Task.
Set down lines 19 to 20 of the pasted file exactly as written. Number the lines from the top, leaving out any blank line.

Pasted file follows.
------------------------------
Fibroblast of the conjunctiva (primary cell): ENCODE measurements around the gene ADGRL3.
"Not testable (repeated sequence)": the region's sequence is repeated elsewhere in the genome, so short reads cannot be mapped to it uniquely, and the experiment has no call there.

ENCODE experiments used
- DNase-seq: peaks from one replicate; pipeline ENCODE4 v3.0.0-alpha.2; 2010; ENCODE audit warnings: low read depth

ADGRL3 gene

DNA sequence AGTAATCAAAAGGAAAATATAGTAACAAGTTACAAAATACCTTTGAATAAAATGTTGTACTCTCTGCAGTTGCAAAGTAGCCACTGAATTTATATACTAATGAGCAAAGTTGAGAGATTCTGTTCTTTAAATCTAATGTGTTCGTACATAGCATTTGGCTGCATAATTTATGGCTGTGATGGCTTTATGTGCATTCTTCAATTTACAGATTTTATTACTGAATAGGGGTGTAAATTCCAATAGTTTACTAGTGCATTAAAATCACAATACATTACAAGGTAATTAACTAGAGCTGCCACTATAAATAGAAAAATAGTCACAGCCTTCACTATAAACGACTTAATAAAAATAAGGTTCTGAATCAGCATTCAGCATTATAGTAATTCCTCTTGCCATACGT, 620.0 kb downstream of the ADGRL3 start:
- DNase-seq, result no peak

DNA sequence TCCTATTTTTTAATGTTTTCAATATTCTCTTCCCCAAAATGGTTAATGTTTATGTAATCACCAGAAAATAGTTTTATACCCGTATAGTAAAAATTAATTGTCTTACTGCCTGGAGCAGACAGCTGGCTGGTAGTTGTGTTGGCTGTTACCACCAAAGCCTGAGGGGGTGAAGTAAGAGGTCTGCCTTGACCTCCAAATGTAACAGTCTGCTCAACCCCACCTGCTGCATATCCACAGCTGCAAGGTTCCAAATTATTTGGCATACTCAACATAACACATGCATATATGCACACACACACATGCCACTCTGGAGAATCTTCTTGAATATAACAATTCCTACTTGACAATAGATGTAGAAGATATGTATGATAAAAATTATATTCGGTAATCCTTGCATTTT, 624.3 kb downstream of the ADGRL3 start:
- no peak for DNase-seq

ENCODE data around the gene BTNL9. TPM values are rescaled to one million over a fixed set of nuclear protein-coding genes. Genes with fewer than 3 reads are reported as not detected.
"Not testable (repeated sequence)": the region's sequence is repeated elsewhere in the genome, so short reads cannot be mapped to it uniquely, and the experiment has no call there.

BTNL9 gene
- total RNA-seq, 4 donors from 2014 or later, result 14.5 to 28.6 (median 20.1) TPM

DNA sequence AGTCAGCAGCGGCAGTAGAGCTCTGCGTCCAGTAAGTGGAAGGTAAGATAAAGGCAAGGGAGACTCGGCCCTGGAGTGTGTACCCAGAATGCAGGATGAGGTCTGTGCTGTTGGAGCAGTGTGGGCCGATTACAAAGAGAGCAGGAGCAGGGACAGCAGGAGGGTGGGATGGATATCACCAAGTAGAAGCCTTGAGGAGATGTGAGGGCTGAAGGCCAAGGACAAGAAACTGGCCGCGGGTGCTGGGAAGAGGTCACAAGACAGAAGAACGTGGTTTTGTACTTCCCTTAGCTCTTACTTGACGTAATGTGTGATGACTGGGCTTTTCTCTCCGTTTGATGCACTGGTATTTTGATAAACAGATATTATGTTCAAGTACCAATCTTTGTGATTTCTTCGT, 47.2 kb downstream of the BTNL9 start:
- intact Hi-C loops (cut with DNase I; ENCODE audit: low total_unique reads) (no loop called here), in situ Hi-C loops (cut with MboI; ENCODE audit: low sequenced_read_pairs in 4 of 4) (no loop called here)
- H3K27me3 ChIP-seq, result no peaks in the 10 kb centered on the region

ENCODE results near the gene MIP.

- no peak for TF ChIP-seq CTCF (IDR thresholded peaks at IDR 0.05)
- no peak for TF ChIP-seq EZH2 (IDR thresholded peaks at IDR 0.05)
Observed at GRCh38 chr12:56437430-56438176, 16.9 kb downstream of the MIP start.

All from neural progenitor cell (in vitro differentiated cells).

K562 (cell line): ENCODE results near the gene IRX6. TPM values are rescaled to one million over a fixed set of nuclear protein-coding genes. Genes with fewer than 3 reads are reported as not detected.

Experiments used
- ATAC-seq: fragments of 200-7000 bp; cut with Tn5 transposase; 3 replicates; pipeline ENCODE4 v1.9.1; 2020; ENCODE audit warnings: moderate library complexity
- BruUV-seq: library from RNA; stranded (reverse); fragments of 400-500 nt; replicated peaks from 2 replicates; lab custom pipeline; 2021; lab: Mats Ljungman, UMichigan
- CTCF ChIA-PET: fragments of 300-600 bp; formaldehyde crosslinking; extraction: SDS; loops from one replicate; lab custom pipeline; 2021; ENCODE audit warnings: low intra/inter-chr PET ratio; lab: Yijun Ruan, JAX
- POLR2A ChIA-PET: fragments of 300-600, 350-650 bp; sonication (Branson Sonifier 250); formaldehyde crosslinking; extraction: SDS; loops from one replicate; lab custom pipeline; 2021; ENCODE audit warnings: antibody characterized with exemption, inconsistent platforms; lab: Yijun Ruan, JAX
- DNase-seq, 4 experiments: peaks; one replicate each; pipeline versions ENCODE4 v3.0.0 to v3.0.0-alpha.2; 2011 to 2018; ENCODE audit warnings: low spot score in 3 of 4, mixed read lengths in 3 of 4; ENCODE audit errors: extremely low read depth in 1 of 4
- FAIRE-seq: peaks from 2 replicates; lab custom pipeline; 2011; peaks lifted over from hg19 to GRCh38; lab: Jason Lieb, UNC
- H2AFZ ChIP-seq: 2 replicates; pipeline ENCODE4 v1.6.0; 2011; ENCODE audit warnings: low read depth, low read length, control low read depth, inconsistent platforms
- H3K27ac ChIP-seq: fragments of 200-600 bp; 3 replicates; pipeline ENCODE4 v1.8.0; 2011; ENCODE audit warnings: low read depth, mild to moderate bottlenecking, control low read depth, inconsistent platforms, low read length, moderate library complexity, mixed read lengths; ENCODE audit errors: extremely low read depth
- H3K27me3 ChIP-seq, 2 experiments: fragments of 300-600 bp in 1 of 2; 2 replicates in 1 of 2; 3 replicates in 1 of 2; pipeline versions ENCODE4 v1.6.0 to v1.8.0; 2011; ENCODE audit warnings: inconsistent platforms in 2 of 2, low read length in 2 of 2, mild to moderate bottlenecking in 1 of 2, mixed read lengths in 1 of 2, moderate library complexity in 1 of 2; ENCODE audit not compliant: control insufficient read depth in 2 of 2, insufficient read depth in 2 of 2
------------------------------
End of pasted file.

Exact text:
- no peak for TF ChIP-seq EZH2 (IDR thresholded peaks at IDR 0.05)
Observed at GRCh38 chr12:56437430-56438176, 16.9 kb downstream of the MIP start.